HEZEKIAH JONES: If You Harden On The Inside

If You Harden On The Inside 2 Cover Art


Hezekiah Jones is A) a promising but as-of-yet untested freshman wide receiver for Texas A&M B) a prehistoric b-side cut by Bob Dylan sometime prior to the Kennedy assassination, composed and arranged the by proto-Beat hipster be-bop preacher/comedian Screamin’ Lord Buckley, based on a poem called “Black Cross” written by (swear I’m not making this up) Paul Newman’s grandfather, about the lynching of a poor black dirt farmer in Arkansas for the high crime of atheism C) the alter ego of Philly-based singer/songwriter Raphael Cutrufello backed by a rotating collective of inscrutable bedroom folklorists, which, together or alone, has released eight albums of idiosyncratic bedroom folk since its inception in 2006. Both A) and B) are discussions for another time that, let’s face it, we’re never going to have. No, the reason we are gathered here today, dearly beloved, to discuss the latest release by the band known as Hezekiah Jones, a typically prismatic one-off called “If You Harden On The Inside.”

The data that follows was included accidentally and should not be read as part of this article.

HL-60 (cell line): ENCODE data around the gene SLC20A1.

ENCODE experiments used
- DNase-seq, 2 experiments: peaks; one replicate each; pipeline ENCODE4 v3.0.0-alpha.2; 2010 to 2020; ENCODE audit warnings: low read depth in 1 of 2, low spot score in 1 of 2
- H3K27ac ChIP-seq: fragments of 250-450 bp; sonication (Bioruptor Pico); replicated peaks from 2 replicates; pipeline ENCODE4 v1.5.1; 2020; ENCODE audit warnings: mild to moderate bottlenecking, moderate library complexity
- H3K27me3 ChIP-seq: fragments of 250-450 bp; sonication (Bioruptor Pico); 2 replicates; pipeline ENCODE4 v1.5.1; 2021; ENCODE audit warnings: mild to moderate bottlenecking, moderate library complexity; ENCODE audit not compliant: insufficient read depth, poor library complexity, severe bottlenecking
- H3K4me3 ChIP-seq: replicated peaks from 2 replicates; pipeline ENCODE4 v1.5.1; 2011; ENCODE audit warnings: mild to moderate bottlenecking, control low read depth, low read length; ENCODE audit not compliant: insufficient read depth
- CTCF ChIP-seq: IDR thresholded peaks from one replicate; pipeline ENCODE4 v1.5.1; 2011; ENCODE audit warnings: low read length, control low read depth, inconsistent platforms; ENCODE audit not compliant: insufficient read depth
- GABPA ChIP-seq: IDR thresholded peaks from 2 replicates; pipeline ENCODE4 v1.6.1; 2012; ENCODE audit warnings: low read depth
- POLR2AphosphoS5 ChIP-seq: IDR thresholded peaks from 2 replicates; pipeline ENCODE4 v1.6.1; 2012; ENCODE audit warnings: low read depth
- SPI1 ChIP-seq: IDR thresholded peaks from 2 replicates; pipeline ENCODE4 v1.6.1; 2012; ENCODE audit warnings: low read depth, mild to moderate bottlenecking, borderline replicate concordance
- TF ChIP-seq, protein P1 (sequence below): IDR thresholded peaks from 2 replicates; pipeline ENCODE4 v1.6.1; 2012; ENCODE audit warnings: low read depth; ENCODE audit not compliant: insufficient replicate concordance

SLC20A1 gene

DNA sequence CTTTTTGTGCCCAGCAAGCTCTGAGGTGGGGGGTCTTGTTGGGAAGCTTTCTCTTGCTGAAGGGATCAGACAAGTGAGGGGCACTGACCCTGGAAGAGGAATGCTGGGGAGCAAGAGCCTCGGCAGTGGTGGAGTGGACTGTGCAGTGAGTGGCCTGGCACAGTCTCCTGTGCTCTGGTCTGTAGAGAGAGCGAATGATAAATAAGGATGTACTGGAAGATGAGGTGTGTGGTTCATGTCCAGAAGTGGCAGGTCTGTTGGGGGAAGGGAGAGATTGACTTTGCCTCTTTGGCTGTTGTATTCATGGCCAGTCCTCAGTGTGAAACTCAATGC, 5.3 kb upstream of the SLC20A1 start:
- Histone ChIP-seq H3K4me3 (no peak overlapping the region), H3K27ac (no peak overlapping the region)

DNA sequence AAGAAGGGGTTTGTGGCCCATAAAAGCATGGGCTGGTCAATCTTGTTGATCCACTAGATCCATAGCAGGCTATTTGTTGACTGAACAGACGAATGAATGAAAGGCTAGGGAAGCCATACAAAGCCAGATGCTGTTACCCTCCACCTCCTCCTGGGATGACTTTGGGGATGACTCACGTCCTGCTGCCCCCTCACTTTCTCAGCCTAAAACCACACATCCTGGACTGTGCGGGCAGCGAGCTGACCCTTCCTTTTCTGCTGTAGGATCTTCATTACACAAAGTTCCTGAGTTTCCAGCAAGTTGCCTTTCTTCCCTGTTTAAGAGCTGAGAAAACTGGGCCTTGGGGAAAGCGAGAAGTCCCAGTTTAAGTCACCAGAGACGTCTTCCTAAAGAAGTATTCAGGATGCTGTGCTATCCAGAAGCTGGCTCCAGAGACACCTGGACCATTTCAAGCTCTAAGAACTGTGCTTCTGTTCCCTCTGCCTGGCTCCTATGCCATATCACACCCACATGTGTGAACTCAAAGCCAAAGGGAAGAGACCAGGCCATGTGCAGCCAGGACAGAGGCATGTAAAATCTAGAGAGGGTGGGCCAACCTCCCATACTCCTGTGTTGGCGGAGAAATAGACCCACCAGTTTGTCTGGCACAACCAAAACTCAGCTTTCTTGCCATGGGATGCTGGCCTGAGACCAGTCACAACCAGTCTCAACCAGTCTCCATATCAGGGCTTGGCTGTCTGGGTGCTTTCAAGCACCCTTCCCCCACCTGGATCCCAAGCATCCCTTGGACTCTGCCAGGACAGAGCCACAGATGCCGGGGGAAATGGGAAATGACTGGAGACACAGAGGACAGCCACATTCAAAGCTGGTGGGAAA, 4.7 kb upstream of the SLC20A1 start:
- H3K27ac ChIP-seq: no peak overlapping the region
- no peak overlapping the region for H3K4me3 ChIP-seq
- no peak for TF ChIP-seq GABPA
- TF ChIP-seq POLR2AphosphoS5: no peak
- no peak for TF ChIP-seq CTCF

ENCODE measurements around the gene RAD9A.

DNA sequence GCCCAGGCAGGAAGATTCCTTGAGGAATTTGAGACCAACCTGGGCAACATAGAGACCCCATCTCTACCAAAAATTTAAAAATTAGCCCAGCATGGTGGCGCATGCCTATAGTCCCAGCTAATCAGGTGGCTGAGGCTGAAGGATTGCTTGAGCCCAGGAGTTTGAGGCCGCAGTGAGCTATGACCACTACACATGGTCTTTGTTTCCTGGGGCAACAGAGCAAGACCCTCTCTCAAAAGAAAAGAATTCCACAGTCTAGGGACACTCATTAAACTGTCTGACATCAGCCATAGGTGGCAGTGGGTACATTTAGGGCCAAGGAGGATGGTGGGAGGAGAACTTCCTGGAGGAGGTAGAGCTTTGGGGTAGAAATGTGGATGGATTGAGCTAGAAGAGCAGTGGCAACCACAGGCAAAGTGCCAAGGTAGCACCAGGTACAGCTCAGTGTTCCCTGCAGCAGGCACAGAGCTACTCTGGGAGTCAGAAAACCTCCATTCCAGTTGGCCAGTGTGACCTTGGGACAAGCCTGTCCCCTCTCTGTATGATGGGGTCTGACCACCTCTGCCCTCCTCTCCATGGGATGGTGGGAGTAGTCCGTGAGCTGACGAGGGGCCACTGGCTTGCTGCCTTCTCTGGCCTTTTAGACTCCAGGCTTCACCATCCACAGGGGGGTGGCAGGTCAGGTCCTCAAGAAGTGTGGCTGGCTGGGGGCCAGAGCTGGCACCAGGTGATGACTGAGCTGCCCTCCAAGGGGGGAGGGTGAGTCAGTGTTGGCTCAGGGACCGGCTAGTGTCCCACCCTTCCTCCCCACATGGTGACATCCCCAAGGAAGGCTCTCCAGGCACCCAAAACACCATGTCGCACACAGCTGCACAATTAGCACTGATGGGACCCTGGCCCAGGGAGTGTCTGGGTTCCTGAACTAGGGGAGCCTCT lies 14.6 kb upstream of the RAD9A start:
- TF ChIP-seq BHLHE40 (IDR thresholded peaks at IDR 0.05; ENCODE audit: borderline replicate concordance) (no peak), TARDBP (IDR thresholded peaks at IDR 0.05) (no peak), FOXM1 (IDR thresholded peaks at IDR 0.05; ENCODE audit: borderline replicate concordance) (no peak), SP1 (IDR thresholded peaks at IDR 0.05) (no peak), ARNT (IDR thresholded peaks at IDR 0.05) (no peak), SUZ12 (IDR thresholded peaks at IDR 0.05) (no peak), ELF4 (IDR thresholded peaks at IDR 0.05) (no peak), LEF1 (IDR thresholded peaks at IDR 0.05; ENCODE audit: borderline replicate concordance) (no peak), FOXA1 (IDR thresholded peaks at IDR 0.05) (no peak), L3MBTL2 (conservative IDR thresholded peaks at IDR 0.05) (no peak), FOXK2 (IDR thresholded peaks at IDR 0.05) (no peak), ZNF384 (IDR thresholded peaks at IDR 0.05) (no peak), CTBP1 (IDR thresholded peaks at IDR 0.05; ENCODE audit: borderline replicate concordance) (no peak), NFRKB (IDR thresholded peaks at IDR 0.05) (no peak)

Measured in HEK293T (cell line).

“If you harden on the inside you’ll be easy to break,” Cutrelfello’s gorgeous, double-tracked warble warns the listener, as the the piano lurches drunkenly like a Guinness-fueled eulogy at an Irish funeral, tricked out with sleigh bell tambourine, contrapuntal bass, the electro-burble of thrift store synthesizer and the ghostly apparition of singing saw. If, like most Hezekiah Jones’ songs, it is trying to break your heart — well, mission accomplished. All proceeds go to the Women’s Law Project, a Pennsyltucky public interest law center fighting on the side of the angels for the legal rights, health and safety of women and girls and that’s a cause that anyone’s who’s ever had a mother can get behind. So go HERE and give until it hurts, and then give some more, because, as the song goes, “what’s the point of having all the world if your hands are so small?” –JONATHAN VALANIA